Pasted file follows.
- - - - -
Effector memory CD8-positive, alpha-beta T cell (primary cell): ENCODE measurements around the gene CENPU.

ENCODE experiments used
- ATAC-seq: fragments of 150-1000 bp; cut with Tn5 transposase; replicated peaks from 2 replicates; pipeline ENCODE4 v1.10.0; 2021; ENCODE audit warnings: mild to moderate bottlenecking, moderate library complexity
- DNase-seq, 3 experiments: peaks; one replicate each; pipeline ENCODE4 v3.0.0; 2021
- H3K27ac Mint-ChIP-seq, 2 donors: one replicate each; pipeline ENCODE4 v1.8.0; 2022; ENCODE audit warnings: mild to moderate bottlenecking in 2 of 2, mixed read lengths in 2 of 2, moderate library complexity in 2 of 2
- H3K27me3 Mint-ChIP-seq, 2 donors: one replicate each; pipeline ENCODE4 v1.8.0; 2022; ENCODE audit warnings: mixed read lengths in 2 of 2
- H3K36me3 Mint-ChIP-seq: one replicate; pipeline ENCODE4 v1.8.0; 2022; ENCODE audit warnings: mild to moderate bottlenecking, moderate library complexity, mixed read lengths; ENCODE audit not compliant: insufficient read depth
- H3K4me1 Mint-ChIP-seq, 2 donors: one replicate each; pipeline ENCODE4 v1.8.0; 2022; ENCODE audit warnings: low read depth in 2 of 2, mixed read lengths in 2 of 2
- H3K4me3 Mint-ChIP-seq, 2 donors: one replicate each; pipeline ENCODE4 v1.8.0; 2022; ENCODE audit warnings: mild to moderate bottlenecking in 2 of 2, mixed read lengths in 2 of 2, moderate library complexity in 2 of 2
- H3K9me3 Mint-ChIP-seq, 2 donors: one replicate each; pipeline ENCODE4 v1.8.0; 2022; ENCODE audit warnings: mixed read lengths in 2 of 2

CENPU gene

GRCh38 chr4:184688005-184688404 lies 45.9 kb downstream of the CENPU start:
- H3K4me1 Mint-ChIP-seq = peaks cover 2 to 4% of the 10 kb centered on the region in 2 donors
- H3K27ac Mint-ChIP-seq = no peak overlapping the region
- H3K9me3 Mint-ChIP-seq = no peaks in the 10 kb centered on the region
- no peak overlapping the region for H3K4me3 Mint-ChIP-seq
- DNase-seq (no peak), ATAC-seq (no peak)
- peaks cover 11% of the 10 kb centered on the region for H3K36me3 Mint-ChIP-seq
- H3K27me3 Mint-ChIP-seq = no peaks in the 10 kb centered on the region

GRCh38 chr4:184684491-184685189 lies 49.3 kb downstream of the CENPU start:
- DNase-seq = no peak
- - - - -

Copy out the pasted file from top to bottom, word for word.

Effector memory CD8-positive, alpha-beta T cell (primary cell): ENCODE measurements around the gene CENPU.

ENCODE experiments used
- ATAC-seq: fragments of 150-1000 bp; cut with Tn5 transposase; replicated peaks from 2 replicates; pipeline ENCODE4 v1.10.0; 2021; ENCODE audit warnings: mild to moderate bottlenecking, moderate library complexity
- DNase-seq, 3 experiments: peaks; one replicate each; pipeline ENCODE4 v3.0.0; 2021
- H3K27ac Mint-ChIP-seq, 2 donors: one replicate each; pipeline ENCODE4 v1.8.0; 2022; ENCODE audit warnings: mild to moderate bottlenecking in 2 of 2, mixed read lengths in 2 of 2, moderate library complexity in 2 of 2
- H3K27me3 Mint-ChIP-seq, 2 donors: one replicate each; pipeline ENCODE4 v1.8.0; 2022; ENCODE audit warnings: mixed read lengths in 2 of 2
- H3K36me3 Mint-ChIP-seq: one replicate; pipeline ENCODE4 v1.8.0; 2022; ENCODE audit warnings: mild to moderate bottlenecking, moderate library complexity, mixed read lengths; ENCODE audit not compliant: insufficient read depth
- H3K4me1 Mint-ChIP-seq, 2 donors: one replicate each; pipeline ENCODE4 v1.8.0; 2022; ENCODE audit warnings: low read depth in 2 of 2, mixed read lengths in 2 of 2
- H3K4me3 Mint-ChIP-seq, 2 donors: one replicate each; pipeline ENCODE4 v1.8.0; 2022; ENCODE audit warnings: mild to moderate bottlenecking in 2 of 2, mixed read lengths in 2 of 2, moderate library complexity in 2 of 2
- H3K9me3 Mint-ChIP-seq, 2 donors: one replicate each; pipeline ENCODE4 v1.8.0; 2022; ENCODE audit warnings: mixed read lengths in 2 of 2

CENPU gene

GRCh38 chr4:184688005-184688404 lies 45.9 kb downstream of the CENPU start:
- H3K4me1 Mint-ChIP-seq = peaks cover 2 to 4% of the 10 kb centered on the region in 2 donors
- H3K27ac Mint-ChIP-seq = no peak overlapping the region
- H3K9me3 Mint-ChIP-seq = no peaks in the 10 kb centered on the region
- no peak overlapping the region for H3K4me3 Mint-ChIP-seq
- DNase-seq (no peak), ATAC-seq (no peak)
- peaks cover 11% of the 10 kb centered on the region for H3K36me3 Mint-ChIP-seq
- H3K27me3 Mint-ChIP-seq = no peaks in the 10 kb centered on the region

GRCh38 chr4:184684491-184685189 lies 49.3 kb downstream of the CENPU start:
- DNase-seq = no peak